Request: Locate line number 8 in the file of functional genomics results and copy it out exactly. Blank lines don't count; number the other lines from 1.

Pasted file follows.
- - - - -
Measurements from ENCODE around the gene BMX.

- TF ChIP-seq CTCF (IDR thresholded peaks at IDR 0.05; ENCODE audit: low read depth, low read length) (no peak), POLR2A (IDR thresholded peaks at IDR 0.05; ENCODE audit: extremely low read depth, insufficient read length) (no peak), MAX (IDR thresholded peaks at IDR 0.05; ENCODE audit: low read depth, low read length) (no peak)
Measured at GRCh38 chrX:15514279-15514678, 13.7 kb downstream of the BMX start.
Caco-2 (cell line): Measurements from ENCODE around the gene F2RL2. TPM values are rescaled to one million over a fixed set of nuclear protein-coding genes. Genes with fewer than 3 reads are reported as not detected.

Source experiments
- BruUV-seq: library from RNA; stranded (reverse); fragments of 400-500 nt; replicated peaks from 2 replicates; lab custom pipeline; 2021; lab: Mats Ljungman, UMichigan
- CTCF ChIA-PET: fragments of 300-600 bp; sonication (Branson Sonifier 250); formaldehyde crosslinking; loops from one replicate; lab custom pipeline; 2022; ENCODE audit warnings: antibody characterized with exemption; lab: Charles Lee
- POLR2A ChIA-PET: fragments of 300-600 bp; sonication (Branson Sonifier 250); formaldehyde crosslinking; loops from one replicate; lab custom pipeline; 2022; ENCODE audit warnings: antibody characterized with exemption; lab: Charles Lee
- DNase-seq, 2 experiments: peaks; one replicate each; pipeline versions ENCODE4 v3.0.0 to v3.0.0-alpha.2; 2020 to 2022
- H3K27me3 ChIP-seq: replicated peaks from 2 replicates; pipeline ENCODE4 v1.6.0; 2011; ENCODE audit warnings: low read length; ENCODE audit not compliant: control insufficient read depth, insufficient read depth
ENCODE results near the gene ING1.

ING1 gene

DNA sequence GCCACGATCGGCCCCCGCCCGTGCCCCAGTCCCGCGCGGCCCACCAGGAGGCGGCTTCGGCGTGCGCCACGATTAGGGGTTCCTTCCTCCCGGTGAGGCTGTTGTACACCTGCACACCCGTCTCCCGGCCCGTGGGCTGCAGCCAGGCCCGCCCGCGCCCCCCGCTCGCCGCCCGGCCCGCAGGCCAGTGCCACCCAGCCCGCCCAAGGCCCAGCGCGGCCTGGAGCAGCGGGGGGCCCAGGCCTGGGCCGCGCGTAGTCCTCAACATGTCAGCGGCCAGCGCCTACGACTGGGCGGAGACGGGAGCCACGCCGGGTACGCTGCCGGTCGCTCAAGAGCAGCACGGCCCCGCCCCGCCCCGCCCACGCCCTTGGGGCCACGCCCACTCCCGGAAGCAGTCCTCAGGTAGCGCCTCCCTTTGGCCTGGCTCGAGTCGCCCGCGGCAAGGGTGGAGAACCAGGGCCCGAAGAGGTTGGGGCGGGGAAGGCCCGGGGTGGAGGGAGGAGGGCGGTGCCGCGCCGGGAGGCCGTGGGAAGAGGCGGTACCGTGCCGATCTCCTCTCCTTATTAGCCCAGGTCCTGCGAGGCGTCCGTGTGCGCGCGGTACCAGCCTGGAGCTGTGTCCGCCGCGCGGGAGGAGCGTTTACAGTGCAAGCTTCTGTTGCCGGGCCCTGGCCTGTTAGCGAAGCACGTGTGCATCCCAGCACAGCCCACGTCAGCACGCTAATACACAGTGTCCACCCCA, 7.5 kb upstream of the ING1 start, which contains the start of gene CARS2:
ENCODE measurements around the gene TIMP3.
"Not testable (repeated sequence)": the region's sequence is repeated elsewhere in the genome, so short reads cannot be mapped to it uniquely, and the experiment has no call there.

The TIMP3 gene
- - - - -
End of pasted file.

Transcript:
- POLR2A ChIA-PET: fragments of 300-600 bp; sonication (Branson Sonifier 250); formaldehyde crosslinking; loops from one replicate; lab custom pipeline; 2022; ENCODE audit warnings: antibody characterized with exemption; lab: Charles Lee